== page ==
Multi-tenant data isolation, row level security, best-practices


i read through the web but can’t seem to find a real answer, so here is my question:

In a multi-tenant setup where all tenant’s would have their data in a single database (separated by a tenant-id column spread through all tables in the schema) - what are my options to isolate/enforce security so that one tenant will never be able to read/write data from other tenants?

One viable option in other/some RDBMS is to use the row-level-security feature and make it evaluate a session variable set to the tenant id, etc. but reading through the docs it seems CockroachDB does not (yet?) support this feature. Is this planned or already on the roadmap?

Reading through the first paragraph states:
“In CockroachDB, privileges are granted to users at the database and table levels. They are not yet supported for other granularities such as columns or rows.”

Is my assumption correct, there is currently no way to realize such behaviour on the database security level using grants/privileges (e.g.: having a user per tenant but use grants/privileges on row level)?

What would be the recommended “best-practice” do implement such a scenario? Would i have to put a layer on top of CockroachDB not using any of the database security model at all?

Can someone please shed some light on this topic or point me to some documentation?

Thanks & Cheers,

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Do they have to share the same table (unique constraints over the data, or some have query all rights)? Would one option be to make the tenant part of the table name or database name and have multiple tables instead of using the tenant id as a column?

Hi Daniel,

As you’ve found in the docs, CockroachDB does not yet support row-level privileges. As far as I’m aware, we haven’t yet planned when we’ll get to it, so it won’t be in 1.1 and probably won’t be in 1.2 unless we encounter a lot of demand for it over the next few months.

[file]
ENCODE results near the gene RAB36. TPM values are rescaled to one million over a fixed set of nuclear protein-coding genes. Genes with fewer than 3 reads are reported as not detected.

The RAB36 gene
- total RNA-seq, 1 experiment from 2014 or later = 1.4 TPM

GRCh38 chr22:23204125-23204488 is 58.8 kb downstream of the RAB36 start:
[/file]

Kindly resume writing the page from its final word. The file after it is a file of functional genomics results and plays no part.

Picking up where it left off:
In the meantime, though, have you considered using views? I haven’t tried it myself, but I think you should be able to lock off the underlying table but provide a view that exposes the relevant rows. Something like:

CREATE VIEW t123 AS SELECT col1, col2, ..., colN FROM t WHERE tenantid = 123;
GRANT SELECT ON t123 TO tenant123;

Thanks for your feedback, but i they should share the same table. Not having a tenant id inside the table would mean an increased effort for schema maintenance/updates/migrations when the amount of tenants (and tables in that scenario) grow. Haven’t done a calculation yet but even with a decent set of tools and an automated process the time it would take to migrate let’s say 10000+ tables for a new/modified column in a production environment does not give me much of a confidence… :slight_smile:

Thanks for your feedback, i will consider the view approach having a user per tenant. This raises another question: If the user “tenant123” has the privilege to select rows from the view “t123” i assume “tenant123” needs to have full access in terms of select privileges to the entire table “t” correct? We probably can’t prevent the “tenant123” user from making a select without the view on the table “t” from a database security perspective - am i right?

@dddaniel, Not sure how well cockroach handles large table alterations, but at least with mysql it is a much bigger problem when migrating huge tables. Table alterations tend to be slower the larger the table, and can even take over a day when it’s in the multiple TB. Only reasonable way to migrate large tables without major locking is to have it broken up into manageable pieces and have the application be able to operate with either schema and do rolling table updates. Cockroach might handle it better (I am fairly sure Oracle can), but I would be more concerned about migrating one huge table with 10000+ tenants in a single transaction that can’t be split all having to lock at once than rolling 10000 smaller updates for a new/modified column… As mentioned, haven’t tried table alterations on large datasets with Cockroach, but you may want to do so before assuming what will work best…

@jlauro: Thanks, that is definately another aspect to consider, i will do some testing. Regards, Daniel

@dddaniel: Nope, you can grant access to a view without granting access to all the data in the underlying table. It’s one of the common use cases for views:

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@a-robinson: Oh ok, this gives us some interesting options to consider going further. Will give it a try, thanks!

I to am in the same situation where I want to use CockroachDB for my applications but Im reluctant due to there not being any support for row based security. I tried the views approach. There is a lot of overhead in applying the work around for no gain. Views do not support updates so you still need to write directly to the primary table. Which means you need to code or apply your own security model for writes which is not very nice. I would love for row level security to be available asap as I really like working with CockroachDB.

Where can we see the roadmap for: is the best open issue for you to track for SQL table partitioning. I believe we’re targeting the 1.2 release (early March 2018) for that RFC, but it won’t necessarily include row-level security.